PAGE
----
A bit of a headache over neuroscience

I wrote at the end of March about the impact of work on brain development to understanding about parent abuse, and so I initially found the recent very public spat about the validity of claims being made for neuroscience rather unsettling. A week further on, after hours spent reading and rereading, the main lessons to be taken away from the controversy about the use and abuse of neuroscience seem to be: to think about the agenda of the person writing, not to make extravagant claims for something, and to read things carefully before commenting!

Zoe Williams, writing in the Guardian on 26th April, asked whether the claims being made for neuroscience in supporting changes to adoption practice, the removal of children from their families in child protection procedures and in the imposition of early intervention programmes could be justified; arguing that neuroscientific ideas and understanding had been hi-jacked by those with a particular political agenda, and that some of the claims being made might be exaggerated or without a strong evidence base.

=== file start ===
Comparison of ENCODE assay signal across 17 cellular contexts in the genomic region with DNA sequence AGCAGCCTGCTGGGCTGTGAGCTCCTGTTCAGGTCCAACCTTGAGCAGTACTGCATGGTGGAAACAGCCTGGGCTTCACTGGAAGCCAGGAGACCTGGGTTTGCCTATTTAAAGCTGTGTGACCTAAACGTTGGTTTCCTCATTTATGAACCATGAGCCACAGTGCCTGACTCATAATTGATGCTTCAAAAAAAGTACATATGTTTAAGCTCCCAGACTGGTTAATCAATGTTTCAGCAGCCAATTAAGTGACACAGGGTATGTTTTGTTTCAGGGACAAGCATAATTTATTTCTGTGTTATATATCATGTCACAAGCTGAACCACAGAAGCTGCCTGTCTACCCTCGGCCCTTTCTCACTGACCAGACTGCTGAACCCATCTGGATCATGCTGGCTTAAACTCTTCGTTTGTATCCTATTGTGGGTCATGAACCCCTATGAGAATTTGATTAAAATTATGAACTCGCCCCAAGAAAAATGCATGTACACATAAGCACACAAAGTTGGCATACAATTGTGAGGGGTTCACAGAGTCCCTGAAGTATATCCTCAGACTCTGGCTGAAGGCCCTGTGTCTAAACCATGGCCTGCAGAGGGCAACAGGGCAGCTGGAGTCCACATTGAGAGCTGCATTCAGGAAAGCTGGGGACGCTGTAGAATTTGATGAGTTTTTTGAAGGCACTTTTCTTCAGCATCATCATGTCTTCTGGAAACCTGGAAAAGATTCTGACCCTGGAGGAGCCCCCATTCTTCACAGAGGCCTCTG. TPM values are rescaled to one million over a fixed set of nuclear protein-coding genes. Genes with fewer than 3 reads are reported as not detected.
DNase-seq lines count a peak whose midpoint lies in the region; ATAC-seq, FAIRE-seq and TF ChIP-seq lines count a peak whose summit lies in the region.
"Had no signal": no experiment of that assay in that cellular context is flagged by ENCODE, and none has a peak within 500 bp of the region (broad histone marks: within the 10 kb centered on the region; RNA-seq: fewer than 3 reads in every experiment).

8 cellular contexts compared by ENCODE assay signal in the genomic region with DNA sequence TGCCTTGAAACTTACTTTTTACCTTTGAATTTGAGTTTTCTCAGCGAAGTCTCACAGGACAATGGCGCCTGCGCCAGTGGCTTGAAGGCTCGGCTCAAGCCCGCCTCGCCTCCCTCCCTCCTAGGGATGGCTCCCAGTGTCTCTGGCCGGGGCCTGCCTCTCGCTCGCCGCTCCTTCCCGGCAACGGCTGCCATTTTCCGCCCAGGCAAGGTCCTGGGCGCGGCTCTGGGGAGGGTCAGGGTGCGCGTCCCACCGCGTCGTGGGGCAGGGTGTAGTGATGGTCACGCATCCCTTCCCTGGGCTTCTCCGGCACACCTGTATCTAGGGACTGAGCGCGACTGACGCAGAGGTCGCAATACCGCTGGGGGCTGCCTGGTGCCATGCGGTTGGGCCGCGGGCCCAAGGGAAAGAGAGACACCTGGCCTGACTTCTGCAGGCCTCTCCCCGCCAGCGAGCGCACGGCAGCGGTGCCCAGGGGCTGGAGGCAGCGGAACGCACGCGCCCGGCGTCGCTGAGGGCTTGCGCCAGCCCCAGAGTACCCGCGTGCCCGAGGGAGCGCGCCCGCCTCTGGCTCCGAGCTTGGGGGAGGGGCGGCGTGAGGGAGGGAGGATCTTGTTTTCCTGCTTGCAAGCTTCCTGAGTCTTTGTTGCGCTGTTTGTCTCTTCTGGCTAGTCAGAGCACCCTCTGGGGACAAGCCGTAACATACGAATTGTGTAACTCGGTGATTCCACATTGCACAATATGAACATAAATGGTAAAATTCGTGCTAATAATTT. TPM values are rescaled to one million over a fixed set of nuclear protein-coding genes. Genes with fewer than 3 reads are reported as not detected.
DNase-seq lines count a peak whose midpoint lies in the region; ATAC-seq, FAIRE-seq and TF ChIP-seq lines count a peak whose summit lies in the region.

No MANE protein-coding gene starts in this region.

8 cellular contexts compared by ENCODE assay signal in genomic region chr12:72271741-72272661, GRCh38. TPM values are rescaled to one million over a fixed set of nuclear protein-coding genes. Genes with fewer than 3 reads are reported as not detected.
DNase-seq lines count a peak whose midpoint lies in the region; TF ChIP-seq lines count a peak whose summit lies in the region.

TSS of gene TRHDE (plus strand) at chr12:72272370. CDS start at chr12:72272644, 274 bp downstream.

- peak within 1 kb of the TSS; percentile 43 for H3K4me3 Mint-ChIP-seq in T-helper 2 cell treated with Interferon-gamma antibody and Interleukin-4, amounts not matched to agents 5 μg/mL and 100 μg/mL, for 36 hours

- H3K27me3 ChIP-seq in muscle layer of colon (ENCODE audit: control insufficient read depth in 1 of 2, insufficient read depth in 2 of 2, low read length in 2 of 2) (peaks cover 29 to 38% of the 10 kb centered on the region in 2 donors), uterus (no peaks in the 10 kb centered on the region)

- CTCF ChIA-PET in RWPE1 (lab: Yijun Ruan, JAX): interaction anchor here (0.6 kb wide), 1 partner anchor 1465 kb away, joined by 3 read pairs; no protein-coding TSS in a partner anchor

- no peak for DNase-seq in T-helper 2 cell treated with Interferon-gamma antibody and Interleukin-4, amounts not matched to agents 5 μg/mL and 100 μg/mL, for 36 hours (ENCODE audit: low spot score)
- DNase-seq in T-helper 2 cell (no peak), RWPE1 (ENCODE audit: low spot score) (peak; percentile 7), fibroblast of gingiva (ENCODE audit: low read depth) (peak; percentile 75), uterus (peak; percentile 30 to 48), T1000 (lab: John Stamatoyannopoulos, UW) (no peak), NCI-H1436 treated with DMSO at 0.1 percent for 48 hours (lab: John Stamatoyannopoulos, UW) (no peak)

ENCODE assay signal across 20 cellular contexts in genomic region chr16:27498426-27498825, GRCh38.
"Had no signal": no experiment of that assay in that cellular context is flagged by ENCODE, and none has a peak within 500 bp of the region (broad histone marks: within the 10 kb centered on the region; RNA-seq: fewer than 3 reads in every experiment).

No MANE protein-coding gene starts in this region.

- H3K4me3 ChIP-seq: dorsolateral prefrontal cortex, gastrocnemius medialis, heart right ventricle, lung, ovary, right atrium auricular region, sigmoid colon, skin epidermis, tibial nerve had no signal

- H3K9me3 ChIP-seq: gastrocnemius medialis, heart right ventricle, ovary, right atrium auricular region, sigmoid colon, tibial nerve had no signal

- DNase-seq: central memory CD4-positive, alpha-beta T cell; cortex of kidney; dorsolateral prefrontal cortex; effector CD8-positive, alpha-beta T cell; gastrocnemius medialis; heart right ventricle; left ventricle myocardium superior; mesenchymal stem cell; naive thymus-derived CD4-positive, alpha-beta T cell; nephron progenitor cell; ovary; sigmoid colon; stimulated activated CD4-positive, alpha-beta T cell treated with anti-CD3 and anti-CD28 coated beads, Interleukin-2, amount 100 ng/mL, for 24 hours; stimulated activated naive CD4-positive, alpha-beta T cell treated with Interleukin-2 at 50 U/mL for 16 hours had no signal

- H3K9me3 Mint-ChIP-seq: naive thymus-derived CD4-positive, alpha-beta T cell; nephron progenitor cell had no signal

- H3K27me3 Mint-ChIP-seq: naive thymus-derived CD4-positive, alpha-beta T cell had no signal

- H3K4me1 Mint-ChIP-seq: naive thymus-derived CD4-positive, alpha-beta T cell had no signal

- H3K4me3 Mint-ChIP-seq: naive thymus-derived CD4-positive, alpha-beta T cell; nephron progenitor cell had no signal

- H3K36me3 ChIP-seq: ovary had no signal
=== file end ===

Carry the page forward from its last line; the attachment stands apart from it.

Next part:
Neuroscience has been used for a while to back up early intervention work, particularly in the US around programmes to prepare children for school, and increasingly within the UK to support family intervention projects. You can hear an audio recording here of John Bruer, (author of The Myth of the First Three Years) from a lecture at Birkbeck College, University of London in March this year, in which he documents a history of its use. Barnardos’ incoming Chief Executive, Javed Khan, draws attention to the first years of life as being crucial to brain development and uses knowledge about this to evidence their Five to Thrive model across early years services. Interestingly, a number of writers comment on the way neuroscience is used to give credibility (read “it’s proper science”) to pre-existing understanding about child development and behaviour from the social science (“not proper science”) field.

Zoe Williams has claimed that she was herself misunderstood. Nevertheless, the original article has brought many responses, some written in a spirit of great passion, many from experts in the field, defending the now mainstreamed understanding about neuroscience. Distilling the essence of these, a number of agreed points emerge.